The reliability of ultrasonographic examination in rheumatology is a matter of ongoing debate. In an article published recently in Arthritis Care & Research, Cheung et al systematically reviewed the reliability of B-mode and power Doppler (PD) ultrasonography (US) to detect synovitis in rheumatoid arthritis (RA) in 35 studies, comprising 1,415 patients and reporting high interobserver and intraobserver reading reliability, especially of PD (1). However, the “reliability of the measures of reliability” is not beyond question.
Among other measures of reliability, the intraclass correlation coefficient (ICC) had been used to assess reliability. Two challenges exist in the use and interpretation of the ICC. First, the ICC is highly dependent on the heterogeneity of the study sample, and as a consequence is generalizable only to samples with a similar variation (2). The ICC is basically a signal-to-noise ratio. This may be difficult to comprehend conceptually, but it can be clarified by looking at the following equation:
This equation states that the heterogeneity of patients under investigation determines for a large part the value of the ICC. When the variance between patients, shown as Variance (patients), is low, the ICC is likely to be low as well, and vice versa. This also applies to rheumatologic US. When only a few of the total number of joints under investigation show signs of synovitis, which means a low variance between patients, the ICC will probably also be low and largely independent of the level of variance between observers. So the outcome of the ICC does not necessarily express the reliability reliably, nor the variance between observers and variance due to error.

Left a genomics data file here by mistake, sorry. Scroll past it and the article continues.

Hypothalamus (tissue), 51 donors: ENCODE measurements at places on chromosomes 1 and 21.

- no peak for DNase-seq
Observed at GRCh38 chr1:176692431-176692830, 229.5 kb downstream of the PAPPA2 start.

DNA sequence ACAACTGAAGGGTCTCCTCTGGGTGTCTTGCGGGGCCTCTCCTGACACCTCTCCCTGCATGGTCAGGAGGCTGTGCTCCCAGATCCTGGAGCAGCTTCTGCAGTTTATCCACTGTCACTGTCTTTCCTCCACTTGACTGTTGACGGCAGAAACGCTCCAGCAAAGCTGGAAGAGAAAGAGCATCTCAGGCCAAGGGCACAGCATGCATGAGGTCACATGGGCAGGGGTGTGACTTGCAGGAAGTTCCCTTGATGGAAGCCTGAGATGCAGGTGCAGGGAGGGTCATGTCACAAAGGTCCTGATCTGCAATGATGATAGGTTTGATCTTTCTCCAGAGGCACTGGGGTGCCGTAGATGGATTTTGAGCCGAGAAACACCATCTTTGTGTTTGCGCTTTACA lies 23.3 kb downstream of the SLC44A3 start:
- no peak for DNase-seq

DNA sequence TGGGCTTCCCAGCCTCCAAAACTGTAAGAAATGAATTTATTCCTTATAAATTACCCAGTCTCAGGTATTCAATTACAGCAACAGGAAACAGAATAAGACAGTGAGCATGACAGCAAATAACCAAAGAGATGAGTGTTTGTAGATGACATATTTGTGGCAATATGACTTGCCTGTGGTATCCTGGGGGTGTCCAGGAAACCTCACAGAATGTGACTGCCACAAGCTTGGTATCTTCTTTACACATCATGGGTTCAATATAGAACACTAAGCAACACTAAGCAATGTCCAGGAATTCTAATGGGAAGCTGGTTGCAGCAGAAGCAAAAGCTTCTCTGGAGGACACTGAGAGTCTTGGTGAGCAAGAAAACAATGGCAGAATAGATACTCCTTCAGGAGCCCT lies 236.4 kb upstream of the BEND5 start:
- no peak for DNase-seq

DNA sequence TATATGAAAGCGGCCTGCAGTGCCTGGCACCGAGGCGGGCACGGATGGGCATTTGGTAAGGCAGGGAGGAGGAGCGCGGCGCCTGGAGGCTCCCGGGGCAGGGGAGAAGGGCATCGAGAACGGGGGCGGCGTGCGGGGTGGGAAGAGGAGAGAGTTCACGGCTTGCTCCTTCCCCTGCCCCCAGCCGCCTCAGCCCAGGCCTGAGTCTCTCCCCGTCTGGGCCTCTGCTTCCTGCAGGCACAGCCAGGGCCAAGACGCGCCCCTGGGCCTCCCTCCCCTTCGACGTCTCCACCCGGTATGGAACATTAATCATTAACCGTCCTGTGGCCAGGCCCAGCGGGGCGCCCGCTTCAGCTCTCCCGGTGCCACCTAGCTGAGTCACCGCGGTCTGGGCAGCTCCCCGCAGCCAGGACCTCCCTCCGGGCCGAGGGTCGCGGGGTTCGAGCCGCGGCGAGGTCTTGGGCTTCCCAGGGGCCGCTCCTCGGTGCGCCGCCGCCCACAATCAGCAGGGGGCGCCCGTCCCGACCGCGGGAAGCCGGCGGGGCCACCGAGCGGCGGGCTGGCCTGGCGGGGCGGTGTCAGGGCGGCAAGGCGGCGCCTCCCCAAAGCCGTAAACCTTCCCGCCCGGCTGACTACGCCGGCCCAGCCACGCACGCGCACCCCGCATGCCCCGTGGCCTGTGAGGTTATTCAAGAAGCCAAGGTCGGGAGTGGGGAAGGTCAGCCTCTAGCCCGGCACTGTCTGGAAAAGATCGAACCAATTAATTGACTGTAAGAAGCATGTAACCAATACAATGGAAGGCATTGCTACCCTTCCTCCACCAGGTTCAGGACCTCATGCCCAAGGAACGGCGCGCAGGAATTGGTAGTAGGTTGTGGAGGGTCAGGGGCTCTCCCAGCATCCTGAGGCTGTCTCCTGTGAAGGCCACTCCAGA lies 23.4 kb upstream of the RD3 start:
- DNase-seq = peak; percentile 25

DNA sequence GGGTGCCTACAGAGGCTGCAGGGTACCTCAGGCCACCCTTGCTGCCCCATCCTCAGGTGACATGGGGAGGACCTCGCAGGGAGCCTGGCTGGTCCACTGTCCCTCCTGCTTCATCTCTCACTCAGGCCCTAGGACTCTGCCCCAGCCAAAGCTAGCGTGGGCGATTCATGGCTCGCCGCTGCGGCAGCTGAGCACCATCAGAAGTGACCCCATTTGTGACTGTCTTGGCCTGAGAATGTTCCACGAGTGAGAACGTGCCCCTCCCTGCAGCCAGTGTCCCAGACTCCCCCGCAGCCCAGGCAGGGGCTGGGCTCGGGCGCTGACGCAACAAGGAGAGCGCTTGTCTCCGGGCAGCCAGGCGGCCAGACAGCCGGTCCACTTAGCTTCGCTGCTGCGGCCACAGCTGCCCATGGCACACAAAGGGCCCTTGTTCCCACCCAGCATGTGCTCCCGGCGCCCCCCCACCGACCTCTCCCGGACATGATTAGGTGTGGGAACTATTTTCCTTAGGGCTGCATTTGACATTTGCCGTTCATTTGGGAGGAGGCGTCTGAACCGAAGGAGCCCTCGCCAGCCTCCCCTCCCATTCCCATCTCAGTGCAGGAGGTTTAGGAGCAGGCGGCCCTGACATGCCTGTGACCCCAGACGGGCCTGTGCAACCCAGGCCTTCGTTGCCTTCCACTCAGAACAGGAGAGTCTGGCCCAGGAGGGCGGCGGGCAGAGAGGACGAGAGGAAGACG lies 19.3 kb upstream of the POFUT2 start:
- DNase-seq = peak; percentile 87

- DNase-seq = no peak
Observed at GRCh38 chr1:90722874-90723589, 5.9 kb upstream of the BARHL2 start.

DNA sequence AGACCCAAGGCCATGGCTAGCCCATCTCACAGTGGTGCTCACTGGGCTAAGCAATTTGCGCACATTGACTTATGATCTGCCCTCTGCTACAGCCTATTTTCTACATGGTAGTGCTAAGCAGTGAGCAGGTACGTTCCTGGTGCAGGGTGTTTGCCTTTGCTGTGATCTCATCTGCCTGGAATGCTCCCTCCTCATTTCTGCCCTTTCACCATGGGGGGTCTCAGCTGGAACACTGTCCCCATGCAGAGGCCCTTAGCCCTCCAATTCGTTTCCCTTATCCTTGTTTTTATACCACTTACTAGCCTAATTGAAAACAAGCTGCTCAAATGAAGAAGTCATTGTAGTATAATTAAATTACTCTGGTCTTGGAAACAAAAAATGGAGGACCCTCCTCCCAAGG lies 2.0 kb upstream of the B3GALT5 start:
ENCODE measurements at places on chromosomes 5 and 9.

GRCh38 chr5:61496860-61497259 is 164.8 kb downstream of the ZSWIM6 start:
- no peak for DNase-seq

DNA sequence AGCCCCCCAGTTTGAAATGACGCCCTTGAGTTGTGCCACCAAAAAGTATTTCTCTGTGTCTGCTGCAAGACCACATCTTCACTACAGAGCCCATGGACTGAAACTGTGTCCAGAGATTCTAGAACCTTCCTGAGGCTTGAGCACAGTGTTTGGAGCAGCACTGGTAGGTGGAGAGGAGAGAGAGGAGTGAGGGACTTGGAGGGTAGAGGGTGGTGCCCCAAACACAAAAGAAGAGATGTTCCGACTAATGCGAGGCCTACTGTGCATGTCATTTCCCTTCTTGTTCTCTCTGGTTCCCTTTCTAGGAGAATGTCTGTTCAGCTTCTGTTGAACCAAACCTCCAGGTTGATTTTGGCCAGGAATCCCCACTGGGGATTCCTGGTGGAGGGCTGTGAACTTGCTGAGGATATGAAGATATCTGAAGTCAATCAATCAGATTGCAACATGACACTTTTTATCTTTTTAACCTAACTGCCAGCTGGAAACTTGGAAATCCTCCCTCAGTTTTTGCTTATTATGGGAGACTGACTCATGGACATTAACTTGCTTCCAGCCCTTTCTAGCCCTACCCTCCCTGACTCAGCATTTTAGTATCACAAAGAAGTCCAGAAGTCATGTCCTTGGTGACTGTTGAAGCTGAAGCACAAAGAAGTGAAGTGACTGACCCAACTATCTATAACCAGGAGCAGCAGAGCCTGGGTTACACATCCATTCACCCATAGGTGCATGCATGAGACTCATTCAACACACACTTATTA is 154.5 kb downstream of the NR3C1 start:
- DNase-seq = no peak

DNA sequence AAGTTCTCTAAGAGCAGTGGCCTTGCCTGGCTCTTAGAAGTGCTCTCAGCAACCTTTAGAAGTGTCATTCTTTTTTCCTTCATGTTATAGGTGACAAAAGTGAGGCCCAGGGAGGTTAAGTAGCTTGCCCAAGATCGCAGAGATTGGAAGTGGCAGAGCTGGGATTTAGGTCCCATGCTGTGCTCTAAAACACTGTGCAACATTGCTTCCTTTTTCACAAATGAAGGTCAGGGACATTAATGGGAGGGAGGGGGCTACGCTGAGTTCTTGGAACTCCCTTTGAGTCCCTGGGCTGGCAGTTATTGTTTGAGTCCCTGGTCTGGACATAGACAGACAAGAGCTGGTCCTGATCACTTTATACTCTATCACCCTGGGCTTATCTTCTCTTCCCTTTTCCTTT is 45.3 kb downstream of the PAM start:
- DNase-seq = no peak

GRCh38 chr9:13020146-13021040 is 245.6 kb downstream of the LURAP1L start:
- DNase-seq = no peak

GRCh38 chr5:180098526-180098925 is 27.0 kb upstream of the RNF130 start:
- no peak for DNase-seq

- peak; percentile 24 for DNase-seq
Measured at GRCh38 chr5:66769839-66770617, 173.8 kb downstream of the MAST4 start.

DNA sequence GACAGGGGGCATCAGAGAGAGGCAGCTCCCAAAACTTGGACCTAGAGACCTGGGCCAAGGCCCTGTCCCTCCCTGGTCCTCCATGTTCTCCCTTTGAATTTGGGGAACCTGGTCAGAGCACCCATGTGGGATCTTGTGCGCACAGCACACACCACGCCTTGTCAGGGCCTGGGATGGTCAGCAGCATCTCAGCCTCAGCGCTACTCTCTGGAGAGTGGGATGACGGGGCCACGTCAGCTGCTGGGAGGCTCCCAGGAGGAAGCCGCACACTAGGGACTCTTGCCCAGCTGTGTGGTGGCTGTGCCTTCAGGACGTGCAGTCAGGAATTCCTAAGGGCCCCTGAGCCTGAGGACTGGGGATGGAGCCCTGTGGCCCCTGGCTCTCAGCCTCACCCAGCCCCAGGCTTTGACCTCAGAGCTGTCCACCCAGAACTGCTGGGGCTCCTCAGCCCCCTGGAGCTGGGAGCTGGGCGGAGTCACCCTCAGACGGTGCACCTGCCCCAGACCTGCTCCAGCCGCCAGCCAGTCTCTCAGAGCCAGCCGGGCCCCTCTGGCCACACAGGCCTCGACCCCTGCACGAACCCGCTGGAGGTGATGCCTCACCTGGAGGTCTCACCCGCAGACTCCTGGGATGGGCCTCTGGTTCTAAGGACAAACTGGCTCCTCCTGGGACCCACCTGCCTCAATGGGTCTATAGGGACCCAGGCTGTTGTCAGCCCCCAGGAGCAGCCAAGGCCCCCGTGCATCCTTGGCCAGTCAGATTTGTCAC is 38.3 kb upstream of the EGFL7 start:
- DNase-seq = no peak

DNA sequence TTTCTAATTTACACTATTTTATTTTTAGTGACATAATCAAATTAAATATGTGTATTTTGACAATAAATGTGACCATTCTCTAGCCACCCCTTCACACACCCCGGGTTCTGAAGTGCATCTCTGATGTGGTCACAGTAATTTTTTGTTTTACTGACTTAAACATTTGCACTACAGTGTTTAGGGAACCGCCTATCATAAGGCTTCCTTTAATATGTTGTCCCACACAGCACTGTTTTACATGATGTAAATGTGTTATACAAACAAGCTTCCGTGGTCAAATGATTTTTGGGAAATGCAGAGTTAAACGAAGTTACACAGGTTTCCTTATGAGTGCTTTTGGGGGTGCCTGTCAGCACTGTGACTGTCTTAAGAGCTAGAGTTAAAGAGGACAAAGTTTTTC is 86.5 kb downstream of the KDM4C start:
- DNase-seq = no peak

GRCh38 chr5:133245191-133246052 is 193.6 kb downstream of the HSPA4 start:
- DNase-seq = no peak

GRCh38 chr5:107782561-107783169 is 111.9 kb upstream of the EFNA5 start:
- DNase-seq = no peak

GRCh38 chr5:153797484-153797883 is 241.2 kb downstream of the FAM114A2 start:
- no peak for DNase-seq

The second issue regarding the ICC is that its value depends on which ICC equation is used. For different study designs there are several different ICC equations (3, 4). The most important distinction to be made is between the ICC for agreement and the ICC for consistency, which consists of different equations (2, 4). It is possible that observers fully agree on ranking patients into a low, intermediate, or high level of pathology according to the assessed scores, resulting in a high ICC for consistency among observers. However, this does not necessarily mean that the observers also reach agreement in the raw values of the scores given, which is the basis of the ICC for agreement. This is illustrated in Table 1. Two observers are asked to score the disease activity of 3 patients on a scale from 0–100. This situation would give an “almost perfect reliability” when calculating the ICC for consistency, since the 3 patients are ranked according to disease activity scores in the same order by both observers. However, when calculating the ICC for agreement, the result will be “poor reliability,” since the scores between the observers clearly differ by ∼10-fold.
|Patient||Observer A||Observer B|
In studies using the ICC, the extent of heterogeneity within the study population should be analyzed and described, as heterogeneity clearly influences the ICC. An example of how this can be done is described in an Outcome Measures in Rheumatology Clinical Trials article on magnetic resonance imaging (5). Furthermore, authors using an ICC should describe which method is used to calculate it and the rationale for their choice. This way, readers can better appreciate the reported reliability. In the articles reviewed by Cheung et al, only some make reference to which formula of ICC has been used (6), and a measure of heterogeneity, as a variable in the outcome of the ICC, is not given in any of these articles. These issues are the axe at the root of the robustness of the review of Cheung and colleagues, and should, in our opinion, have been acknowledged and discussed by Cheung et al in their article.